May be we should also introduce alternate syntax so we have the option to
 remove other naked non-alpha tokens from our code?
 
    add varA to varB giving varC end-statement
 
 instead of 
 
    varC = varB + varB;
 
 </humor>

I am not in the least opposed to using non-alpha tokens in code. They make the code shorter, and thus, often, easy to read. However, some tokens that we use are trivial for a newbie to read because they have history in algebra or other sciences; thus, the code is easy to read from the start. Others, like ~ or %, the newbie just has to learn by rote. I argue that the language should resist using these types of tokens - use them, yes, but use them only for a really important need. My reference to PERL was not a criticism of using non-alpha tokens; it was, instead, intended as a criticsim of using arbitrary syntaxes to give syntax sugar. For every such proposal, propoents can argue that "hey, it's only one more thing to write, and it will make my code MUCH easier," but after you've done it a few times, the language becomes an unintelligible nightmare of esoteric gibberish. Few PERL programmers know all of the odd shortcuts, so each programmer can write some sort of "cool" program that will confuse most other programmers. There must be a compelling case for every syntax sugar. IMHO, there isn't one for $.
Mar 11 2005
prev sibling parent reply =?ISO-8859-1?Q?Anders_F_Bj=F6rklund?= <afb algonet.se> writes:
Derek Parnell wrote:

 <humor attempt=on>
 May be we should also introduce alternate syntax so we have the option to
 remove other naked non-alpha tokens from our code?
 
    add varA to varB giving varC end-statement
 
 instead of 
 
    varC = varB + varB;
 
 </humor>

It's actually a good thing, trying to protect Freedom of Programming... Like http://www-2.cs.cmu.edu/~dst/DeCSS/Gallery/css-auth.babel-eng.txt But better done by tools, of course. --anders PS. http://www.nosoftwarepatents.com/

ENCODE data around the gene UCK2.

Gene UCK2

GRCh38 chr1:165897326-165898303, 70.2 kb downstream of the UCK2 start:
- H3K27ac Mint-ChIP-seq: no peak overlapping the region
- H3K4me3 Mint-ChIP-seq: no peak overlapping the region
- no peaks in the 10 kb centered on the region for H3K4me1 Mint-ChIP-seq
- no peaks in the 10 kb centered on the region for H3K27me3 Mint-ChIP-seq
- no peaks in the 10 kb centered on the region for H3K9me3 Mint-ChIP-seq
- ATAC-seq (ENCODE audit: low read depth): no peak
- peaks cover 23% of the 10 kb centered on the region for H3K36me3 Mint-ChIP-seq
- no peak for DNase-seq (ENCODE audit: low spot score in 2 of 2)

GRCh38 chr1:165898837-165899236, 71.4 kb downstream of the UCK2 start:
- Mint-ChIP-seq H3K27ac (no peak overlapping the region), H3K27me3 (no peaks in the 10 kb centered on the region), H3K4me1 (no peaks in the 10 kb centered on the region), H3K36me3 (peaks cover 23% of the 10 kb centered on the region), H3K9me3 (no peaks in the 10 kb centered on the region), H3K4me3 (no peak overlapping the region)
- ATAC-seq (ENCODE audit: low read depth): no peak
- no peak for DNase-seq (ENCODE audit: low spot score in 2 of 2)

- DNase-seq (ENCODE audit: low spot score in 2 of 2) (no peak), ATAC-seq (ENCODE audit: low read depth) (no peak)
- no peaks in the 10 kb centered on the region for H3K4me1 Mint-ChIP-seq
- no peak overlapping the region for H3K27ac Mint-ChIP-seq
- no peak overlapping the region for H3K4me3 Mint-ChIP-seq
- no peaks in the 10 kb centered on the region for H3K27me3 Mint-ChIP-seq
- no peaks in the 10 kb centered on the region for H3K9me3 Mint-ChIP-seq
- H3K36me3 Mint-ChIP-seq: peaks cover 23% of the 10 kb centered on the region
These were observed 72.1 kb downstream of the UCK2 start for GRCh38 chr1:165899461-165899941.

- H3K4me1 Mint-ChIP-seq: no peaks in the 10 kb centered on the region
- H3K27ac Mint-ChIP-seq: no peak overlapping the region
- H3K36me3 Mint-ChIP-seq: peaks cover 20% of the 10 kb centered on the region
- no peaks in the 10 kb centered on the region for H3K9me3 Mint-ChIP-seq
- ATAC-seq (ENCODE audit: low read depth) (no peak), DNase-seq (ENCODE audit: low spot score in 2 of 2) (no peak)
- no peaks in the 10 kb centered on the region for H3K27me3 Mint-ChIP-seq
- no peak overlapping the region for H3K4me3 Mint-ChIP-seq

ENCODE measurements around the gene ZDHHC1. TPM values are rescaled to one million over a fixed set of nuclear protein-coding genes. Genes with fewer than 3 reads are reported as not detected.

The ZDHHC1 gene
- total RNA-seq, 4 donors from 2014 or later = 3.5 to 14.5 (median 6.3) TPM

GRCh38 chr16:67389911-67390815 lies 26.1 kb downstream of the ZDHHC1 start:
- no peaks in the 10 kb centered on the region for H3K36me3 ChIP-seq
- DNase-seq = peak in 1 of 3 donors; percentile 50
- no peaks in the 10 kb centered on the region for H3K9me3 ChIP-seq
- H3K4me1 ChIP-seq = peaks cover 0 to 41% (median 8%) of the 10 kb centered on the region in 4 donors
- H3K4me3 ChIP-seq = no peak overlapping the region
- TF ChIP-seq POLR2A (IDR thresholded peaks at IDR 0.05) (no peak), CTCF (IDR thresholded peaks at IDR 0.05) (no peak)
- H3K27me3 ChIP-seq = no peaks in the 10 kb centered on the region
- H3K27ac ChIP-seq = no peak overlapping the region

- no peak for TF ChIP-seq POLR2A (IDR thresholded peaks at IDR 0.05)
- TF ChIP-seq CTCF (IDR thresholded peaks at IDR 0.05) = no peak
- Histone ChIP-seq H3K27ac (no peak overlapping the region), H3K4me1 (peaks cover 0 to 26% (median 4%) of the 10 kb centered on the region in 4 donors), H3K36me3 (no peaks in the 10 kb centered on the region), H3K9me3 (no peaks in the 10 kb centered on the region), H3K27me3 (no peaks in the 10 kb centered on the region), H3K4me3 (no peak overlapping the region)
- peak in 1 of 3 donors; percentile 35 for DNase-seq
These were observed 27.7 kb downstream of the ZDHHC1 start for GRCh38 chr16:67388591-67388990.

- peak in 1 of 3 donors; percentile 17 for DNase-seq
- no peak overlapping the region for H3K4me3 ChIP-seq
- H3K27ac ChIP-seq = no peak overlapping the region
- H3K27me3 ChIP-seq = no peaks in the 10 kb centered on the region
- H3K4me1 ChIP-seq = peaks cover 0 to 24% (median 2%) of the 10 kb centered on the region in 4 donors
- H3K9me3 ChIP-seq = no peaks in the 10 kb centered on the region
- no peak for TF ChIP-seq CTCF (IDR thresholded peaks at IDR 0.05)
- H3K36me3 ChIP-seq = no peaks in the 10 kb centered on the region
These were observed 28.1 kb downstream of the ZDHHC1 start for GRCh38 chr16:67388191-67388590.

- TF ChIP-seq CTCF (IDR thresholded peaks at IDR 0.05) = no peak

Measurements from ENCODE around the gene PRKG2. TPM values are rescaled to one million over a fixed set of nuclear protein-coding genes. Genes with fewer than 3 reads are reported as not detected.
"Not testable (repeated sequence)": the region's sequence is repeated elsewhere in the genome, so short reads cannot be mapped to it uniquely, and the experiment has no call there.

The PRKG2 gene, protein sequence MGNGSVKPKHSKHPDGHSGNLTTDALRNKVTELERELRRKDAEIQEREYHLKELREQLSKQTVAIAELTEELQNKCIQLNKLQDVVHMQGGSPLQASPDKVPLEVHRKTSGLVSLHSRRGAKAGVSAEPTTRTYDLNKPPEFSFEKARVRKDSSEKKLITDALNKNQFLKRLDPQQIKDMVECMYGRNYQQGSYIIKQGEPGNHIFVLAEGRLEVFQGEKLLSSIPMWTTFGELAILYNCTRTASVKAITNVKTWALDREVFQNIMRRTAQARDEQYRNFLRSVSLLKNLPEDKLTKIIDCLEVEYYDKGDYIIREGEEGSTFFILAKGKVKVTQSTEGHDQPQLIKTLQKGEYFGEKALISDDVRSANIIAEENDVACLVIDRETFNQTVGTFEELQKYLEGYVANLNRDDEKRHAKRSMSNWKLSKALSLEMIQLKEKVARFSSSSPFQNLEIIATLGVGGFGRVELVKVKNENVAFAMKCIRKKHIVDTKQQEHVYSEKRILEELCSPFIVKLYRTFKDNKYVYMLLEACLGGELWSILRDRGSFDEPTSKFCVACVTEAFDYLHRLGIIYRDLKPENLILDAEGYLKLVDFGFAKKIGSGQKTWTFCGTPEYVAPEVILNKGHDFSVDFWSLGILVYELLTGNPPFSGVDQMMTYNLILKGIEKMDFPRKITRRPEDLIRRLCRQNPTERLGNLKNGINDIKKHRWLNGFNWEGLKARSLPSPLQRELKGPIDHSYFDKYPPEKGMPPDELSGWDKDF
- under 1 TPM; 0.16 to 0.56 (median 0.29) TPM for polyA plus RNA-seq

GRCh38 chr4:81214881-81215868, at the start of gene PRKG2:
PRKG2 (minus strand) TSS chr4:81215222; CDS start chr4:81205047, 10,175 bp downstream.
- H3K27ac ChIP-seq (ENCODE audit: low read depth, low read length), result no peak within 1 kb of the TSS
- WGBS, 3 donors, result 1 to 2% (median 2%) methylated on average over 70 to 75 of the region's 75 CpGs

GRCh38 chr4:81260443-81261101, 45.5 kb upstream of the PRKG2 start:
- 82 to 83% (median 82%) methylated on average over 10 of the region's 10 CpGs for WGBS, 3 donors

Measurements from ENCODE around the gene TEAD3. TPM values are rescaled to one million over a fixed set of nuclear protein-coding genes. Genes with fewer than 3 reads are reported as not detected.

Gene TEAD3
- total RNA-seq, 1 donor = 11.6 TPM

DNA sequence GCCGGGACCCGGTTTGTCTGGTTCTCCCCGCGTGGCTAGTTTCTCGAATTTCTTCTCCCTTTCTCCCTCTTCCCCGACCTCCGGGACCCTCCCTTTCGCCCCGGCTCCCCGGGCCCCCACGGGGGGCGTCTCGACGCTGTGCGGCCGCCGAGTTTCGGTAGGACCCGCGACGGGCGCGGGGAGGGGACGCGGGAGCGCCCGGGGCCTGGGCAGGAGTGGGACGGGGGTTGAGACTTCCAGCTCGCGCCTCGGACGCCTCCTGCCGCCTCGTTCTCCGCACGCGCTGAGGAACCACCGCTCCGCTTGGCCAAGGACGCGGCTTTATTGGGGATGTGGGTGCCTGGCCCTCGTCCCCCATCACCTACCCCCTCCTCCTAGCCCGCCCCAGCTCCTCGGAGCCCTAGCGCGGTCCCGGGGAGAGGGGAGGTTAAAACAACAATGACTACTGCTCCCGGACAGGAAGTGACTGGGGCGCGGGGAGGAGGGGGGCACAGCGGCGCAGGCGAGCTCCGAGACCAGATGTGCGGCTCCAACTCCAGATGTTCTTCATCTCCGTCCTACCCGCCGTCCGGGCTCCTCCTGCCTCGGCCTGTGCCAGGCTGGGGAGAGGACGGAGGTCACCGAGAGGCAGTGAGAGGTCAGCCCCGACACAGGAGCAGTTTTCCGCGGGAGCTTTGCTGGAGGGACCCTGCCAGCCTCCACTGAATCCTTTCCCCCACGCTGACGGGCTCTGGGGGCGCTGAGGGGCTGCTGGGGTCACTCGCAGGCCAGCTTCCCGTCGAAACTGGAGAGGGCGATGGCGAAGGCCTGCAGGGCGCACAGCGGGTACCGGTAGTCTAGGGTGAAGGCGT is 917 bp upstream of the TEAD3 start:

Mar 11 2005
next sibling parent pragma <pragma_member pathlink.com> writes:
In article <d0t5g1$jvn$1 digitaldaemon.com>,
=?ISO-8859-1?Q?Anders_F_Bj=F6rklund?= says...
It's actually a good thing, trying to protect Freedom of Programming...

Like http://www-2.cs.cmu.edu/~dst/DeCSS/Gallery/css-auth.babel-eng.txt

My God, its full of words! - EricAnderton at yahoo
Mar 11 2005
prev sibling parent reply Derek Parnell <derek psych.ward> writes:
On Fri, 11 Mar 2005 23:18:41 +0100, Anders F Björklund wrote:

 Derek Parnell wrote:
 
 <humor attempt=on>
 May be we should also introduce alternate syntax so we have the option to
 remove other naked non-alpha tokens from our code?
 
    add varA to varB giving varC end-statement
 
 instead of 
 
    varC = varB + varB;
 
 </humor>

It's actually a good thing, trying to protect Freedom of Programming... Like http://www-2.cs.cmu.edu/~dst/DeCSS/Gallery/css-auth.babel-eng.txt But better done by tools, of course.

Oh that was just beautiful. That is going on the office wall for sure! -- Derek Parnell Melbourne, Australia 12/03/2005 4:21:43 PM
Mar 11 2005
parent Kris <Kris_member pathlink.com> writes:
In article <nivnsmu7c3h8$.scp3dzyhlp43.dlg 40tude.net>, Derek Parnell says...
On Fri, 11 Mar 2005 23:18:41 +0100, Anders F Björklund wrote:

 Derek Parnell wrote:
 
 <humor attempt=on>
 May be we should also introduce alternate syntax so we have the option to
 remove other naked non-alpha tokens from our code?
 
    add varA to varB giving varC end-statement
 
 instead of 
 
    varC = varB + varB;
 
 </humor>

It's actually a good thing, trying to protect Freedom of Programming... Like http://www-2.cs.cmu.edu/~dst/DeCSS/Gallery/css-auth.babel-eng.txt But better done by tools, of course.

Oh that was just beautiful. That is going on the office wall for sure!

I have a friend who would occasionally (late at night, and well into a rowdy party) grab a page or two of my C-listings and read it aloud, slowly, as if it were poetry. With gratuitous pause for effect before the inevitable "... semicolon ... carriage-return" People would join in, like a chorus, on the latter. Especially those who had a drink in both hands :~) Then we'd throw him into the pool.
Mar 11 2005
prev sibling parent "Walter" <newshound digitalmars.com> writes:
"Ben Hinkle" <bhinkle mathworks.com> wrote in message
news:d0qfbh$35p$1 digitaldaemon.com...
 "Charlie Patterson" <charliep1 excite.com> wrote in message
 news:d0qcva$kt$1 digitaldaemon.com...
 ... how about nothing?


It's hard to search for nothing <g>.
 The issue is that
 you want to use length/$/whatever in arbitrary expressions inside the
 brackets. Basically one wants a shortcut for writing array.length. The